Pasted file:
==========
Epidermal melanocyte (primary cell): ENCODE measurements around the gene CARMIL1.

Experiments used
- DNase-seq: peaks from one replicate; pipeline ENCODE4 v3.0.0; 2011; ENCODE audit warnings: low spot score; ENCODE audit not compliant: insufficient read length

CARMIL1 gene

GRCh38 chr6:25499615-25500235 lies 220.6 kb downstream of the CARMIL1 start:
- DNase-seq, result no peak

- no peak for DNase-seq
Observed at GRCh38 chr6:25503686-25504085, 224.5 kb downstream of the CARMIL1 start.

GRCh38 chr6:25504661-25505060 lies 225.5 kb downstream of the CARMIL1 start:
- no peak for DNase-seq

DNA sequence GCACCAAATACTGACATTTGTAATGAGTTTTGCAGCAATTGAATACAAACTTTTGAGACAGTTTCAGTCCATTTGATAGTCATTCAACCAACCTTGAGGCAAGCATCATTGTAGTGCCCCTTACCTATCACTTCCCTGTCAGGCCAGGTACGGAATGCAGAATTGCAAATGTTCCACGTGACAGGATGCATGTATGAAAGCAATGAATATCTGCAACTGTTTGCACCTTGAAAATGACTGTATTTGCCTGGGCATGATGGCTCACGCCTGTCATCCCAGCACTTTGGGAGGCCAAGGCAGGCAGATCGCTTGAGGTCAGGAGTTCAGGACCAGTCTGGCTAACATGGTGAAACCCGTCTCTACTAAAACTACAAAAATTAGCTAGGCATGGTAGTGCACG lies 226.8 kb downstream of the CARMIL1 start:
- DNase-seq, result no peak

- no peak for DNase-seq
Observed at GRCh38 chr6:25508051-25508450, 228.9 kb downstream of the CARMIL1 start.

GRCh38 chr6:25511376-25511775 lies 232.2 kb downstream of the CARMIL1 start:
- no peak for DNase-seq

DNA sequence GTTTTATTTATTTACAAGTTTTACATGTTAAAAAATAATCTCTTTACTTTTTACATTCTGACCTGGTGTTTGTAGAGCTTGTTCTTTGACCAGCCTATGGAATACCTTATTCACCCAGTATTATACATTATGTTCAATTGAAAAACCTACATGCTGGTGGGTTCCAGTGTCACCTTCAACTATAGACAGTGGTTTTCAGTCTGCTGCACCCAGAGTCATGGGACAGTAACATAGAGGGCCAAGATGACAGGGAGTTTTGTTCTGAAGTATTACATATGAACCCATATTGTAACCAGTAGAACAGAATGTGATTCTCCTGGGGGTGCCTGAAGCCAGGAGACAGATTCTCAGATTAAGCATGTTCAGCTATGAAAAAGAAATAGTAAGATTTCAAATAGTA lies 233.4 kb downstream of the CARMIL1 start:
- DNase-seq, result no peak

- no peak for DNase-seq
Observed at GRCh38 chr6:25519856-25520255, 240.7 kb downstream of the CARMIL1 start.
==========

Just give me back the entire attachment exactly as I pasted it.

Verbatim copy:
Epidermal melanocyte (primary cell): ENCODE measurements around the gene CARMIL1.

Experiments used
- DNase-seq: peaks from one replicate; pipeline ENCODE4 v3.0.0; 2011; ENCODE audit warnings: low spot score; ENCODE audit not compliant: insufficient read length

CARMIL1 gene

GRCh38 chr6:25499615-25500235 lies 220.6 kb downstream of the CARMIL1 start:
- DNase-seq, result no peak

- no peak for DNase-seq
Observed at GRCh38 chr6:25503686-25504085, 224.5 kb downstream of the CARMIL1 start.

GRCh38 chr6:25504661-25505060 lies 225.5 kb downstream of the CARMIL1 start:
- no peak for DNase-seq

DNA sequence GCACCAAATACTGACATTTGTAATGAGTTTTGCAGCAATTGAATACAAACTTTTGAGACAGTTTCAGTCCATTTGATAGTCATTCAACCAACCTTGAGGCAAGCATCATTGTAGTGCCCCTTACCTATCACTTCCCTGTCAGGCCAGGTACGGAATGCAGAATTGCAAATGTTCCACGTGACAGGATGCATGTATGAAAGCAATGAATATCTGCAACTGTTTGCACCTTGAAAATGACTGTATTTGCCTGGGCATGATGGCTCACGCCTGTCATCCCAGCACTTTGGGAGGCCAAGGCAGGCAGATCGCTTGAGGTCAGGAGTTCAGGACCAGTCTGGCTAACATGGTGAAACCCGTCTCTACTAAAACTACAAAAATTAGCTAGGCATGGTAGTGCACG lies 226.8 kb downstream of the CARMIL1 start:
- DNase-seq, result no peak

- no peak for DNase-seq
Observed at GRCh38 chr6:25508051-25508450, 228.9 kb downstream of the CARMIL1 start.

GRCh38 chr6:25511376-25511775 lies 232.2 kb downstream of the CARMIL1 start:
- no peak for DNase-seq

DNA sequence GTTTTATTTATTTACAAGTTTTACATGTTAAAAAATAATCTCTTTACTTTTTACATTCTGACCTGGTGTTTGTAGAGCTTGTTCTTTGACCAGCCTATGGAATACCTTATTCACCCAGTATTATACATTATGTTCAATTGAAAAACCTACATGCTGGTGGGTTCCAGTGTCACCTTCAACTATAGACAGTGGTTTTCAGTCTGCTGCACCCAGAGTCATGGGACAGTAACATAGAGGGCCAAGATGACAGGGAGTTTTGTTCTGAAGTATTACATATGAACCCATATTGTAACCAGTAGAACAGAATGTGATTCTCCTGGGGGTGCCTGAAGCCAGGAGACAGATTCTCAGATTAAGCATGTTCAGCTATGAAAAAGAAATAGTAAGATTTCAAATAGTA lies 233.4 kb downstream of the CARMIL1 start:
- DNase-seq, result no peak

- no peak for DNase-seq
Observed at GRCh38 chr6:25519856-25520255, 240.7 kb downstream of the CARMIL1 start.